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5 things we learned from Sir Michael Wilshaw’s evidence to the education committee



Chief Inspector Sir Michael Wilshaw didn’t pull his punches when appearing in front of MPs this morning.

Here are the key things we learned from the HMCI…

 

1. 16 to 19-year-olds should be educated in schools, not colleges

In what definitely wasn’t his first attack on the further education sector, Sir Michael said schools (in the form of University Technical Colleges) should provide the sort of vocational education currently provided by FE colleges.

As several people have already pointed out on twitter, his proposals would mean moving A LOT of pupils between the two sectors.

 

2. Wilshaw doesn’t think his successor should come from the US

Responding to speculation that the next chief inspector could be recruited from overseas, Sir Michael made his views very clear…

 

3. School leaders’ pay should be published to encourage potential heads to step up

After insisting several times that one of the main things holding schools back is a lack of good leadership, Sir Michael said the incentives of progressing to headship or academy trust leadership roles should be in the public eye.

But he was also keen to point out that leadership skills were not one-size-fits-all.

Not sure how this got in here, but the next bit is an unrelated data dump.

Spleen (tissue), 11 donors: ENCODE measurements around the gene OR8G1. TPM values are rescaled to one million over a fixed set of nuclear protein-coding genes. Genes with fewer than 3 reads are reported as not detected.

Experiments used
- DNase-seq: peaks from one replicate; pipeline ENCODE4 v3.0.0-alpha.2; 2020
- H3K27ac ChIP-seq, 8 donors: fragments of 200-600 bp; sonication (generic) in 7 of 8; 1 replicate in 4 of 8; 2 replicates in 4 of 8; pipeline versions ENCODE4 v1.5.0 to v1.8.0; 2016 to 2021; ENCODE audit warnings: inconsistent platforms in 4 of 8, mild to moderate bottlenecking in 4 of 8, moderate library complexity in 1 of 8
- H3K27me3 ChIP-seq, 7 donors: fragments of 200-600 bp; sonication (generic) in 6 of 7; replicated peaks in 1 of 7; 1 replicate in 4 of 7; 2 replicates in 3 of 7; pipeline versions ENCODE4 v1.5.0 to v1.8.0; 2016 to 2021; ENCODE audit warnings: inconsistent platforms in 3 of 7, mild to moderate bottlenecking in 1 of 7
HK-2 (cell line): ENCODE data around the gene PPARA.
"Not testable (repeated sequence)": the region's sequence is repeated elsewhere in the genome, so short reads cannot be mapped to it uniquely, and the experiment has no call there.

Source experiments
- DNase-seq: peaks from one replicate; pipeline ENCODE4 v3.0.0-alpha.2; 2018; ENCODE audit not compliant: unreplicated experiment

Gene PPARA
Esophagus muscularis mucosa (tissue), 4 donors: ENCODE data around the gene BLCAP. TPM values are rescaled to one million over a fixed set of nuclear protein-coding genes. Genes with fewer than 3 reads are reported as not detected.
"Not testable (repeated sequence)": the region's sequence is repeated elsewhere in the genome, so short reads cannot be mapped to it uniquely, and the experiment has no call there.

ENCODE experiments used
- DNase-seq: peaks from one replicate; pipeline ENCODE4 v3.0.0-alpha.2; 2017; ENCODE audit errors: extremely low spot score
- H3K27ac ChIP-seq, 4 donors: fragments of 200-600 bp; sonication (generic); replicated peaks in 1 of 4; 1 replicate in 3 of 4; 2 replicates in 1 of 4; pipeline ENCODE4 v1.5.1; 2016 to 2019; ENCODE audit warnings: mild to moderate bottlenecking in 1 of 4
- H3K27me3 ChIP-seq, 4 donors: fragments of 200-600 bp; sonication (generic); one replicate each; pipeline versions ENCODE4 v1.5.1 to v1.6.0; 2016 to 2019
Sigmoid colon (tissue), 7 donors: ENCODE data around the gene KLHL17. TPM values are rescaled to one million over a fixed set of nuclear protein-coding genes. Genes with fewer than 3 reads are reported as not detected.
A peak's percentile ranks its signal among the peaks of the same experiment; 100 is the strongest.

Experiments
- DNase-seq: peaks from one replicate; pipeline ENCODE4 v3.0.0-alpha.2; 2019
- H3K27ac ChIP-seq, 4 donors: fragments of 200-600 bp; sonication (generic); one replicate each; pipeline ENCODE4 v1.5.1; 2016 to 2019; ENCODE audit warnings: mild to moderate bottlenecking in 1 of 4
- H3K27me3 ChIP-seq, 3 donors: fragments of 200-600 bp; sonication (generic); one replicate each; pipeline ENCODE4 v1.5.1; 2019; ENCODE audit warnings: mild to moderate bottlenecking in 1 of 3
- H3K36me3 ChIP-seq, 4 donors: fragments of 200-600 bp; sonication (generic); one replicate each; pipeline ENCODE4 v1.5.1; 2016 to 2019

4. He’s not a huge fan of the National College for Teaching and Leadership

Although he didn’t go into much detail, Sir Michael made it very clear how he feels about the NCTL.

He says he’s written a paper with proposals for it, which he is going to let the committee have “in due course”.

 

5. RSCs’ roles are ‘not clear’ and Ofsted has a ‘tense’ relationship with them

This one is so interesting we did a whole story on it. In sum: he is not a fan.

Wilsh



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5 Comments

  1. Alastair Thomson

    Sir Michael’s mix of anecdote and prejudice against FE is preventing sensible analysis. Schools suit some 16 year olds but to suggest they are right for all (and to suggest schools are all competent in delivering technical and professional education) is breathtakingly arrogant. The school system has failed too many pupils by Y11. Supporting far too many small sixth forms as vanity projects is a misuse of public money.

  2. Mike Farmer

    Now he is approaching retirement from Ofsted I guess Wilshaw feels free to have a go at his favourite targets and air his prejudices. He must be eying up some post-Ofsted role, so I wonder who is trying to impress with all this Trump-like talk?